I'm heading out tomorrow to Aspen, Colo., where Neal Conan and the Talk of the Nation crew are doing the show all week, in advance of my Political Junkie TOTN segment on Wednesday. So I figured, why not put up ScuttleButton a day early?

ScuttleButton, as you know, is the once-a-week waste of time exercise in which each Tuesday (or, as they call today, "Monday") I put up a vertical display of buttons on this site. Your job is to simply take one word (or concept) per button, add 'em up, and, hopefully, you will arrive at a famous name or a familiar expression. (And seriously, by familiar, I mean it's something that more than one person on Earth would recognize.)

For years, a correct answer chosen at random would get his or her name posted in this column, an incredible honor in itself. Now the stakes are even higher. Thanks to the efforts of the folks at Talk of the Nation, that person also hears their name mentioned on the Wednesday show (by me) and receives a Political Junkie t-shirt in the bargain. Is this a great country or what?

You can't use the comments box at the bottom of the page for your answer. Send submission (plus your name and city/state — you won't win without that) to politicaljunkie@npr.org.

And, by adding your name to the Political Junkie mailing list, you will be among the first on your block to receive notice about the column and the puzzle. Sign up at politicaljunkie@npr.org. Or you can make sure to get an automatic RSS feed whenever a new Junkie post goes up by clicking here.

Good luck!

By the way, I always announce the winner on Wednesday's Junkie segment on TOTN. But with a new puzzle up every Tuesday, more or less, you should get your answer in as soon as possible.

Here are the buttons used and the answer to last week's puzzle:

basketball card for Lew Alcindor of Milwaukee — The NBA great, he later changed his name to Kareem Abdul-Jabbar. (And yes, I checked the official ScuttleButton rules; I CAN use a basketball card instead of a button in this instance.)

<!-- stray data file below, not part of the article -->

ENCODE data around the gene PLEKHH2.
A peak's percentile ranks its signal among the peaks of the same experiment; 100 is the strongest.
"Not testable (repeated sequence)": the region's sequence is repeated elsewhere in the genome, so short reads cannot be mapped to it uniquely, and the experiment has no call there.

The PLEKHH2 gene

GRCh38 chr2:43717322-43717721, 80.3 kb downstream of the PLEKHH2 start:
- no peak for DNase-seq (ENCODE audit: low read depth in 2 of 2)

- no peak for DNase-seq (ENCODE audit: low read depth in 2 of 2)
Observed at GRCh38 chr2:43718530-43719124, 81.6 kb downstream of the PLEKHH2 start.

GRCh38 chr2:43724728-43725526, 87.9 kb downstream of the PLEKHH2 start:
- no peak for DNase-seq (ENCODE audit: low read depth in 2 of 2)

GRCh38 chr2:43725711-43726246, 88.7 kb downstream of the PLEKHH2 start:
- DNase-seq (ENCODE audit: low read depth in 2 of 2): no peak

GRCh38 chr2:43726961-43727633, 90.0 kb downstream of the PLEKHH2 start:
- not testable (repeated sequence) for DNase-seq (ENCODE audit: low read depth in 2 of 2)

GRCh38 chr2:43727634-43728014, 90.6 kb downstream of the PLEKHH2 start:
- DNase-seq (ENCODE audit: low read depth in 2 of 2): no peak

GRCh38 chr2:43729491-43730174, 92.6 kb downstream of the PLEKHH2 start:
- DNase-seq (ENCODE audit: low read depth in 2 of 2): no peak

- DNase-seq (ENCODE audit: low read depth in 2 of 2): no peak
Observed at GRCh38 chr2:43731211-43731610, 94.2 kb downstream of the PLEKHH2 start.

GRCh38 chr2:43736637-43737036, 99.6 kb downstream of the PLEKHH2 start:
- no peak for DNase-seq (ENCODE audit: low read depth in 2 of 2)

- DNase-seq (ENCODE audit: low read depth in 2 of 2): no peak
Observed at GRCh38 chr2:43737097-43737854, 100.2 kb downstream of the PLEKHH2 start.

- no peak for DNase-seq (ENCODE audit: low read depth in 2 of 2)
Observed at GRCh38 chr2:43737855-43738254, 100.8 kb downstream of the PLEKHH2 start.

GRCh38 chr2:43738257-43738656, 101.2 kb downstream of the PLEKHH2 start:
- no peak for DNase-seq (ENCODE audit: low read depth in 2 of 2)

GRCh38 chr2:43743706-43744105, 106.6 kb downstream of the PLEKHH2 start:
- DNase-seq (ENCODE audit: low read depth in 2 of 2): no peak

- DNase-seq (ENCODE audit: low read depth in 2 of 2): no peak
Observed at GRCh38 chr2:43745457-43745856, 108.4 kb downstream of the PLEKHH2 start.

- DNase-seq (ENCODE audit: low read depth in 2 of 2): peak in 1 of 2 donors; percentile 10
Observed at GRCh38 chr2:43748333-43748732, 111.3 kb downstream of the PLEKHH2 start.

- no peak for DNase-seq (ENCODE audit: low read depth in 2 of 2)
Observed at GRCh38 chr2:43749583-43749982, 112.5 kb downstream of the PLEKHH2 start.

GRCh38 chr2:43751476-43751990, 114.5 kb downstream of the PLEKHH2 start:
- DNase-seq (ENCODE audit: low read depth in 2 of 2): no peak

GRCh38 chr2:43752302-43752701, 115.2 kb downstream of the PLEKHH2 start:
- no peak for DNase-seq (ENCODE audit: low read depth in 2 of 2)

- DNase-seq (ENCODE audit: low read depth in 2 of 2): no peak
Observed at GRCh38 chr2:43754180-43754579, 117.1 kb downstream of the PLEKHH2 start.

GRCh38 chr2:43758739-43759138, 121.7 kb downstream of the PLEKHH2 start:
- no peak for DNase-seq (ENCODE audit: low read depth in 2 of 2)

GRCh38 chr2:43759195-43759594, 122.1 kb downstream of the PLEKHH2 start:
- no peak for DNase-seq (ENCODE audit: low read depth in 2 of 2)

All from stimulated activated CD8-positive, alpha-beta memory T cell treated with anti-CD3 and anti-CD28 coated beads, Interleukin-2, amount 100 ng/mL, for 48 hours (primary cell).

Jennings for Governor? Uff Da! — A Democratic button from Minnesota commenting on the gubernatorial candidacy of Republican Dave Jennings in 1990. Uff da is of Norwegian origin, and it means something like "I am overwhelmed," or "I can't believe it!" In any event, not a pro-Jennings button.

Alan Wheat U.S. Senate — Wheat, then a member of the House, was the Democratic nominee for the Senate from Missouri in 1994 but lost in a landslide to Republican John Ashcroft.

So, when you combine Kareem + Uff + Wheat, you may just very well end up with ...

Cream of Wheat. The hot breakfast cereal.

Truth be told, there were many responses that went with "Cream of the crop" — wheat being, well, a crop. Nice try. But the judges said no. And they have the final word.

And so this week's winner, chosen completely at random, is ... Keith Dyer of Orlando, Fla. Keith gets a TOTN Junkie shirt ... as soon as we re-order them. (Hey, we're trying. But somehow this is not an NPR priority, though it certainly should be.)

Don't forget to check out this week's Political Junkie column, which focuses on the problems that face Charlie Rangel, the New York Democratic congressman who has been in the House since 1971. His career is on the line in Tuesday's primary. Click here to read the column.

Copyright 2012 National Public Radio. To see more, visit http://www.npr.org/.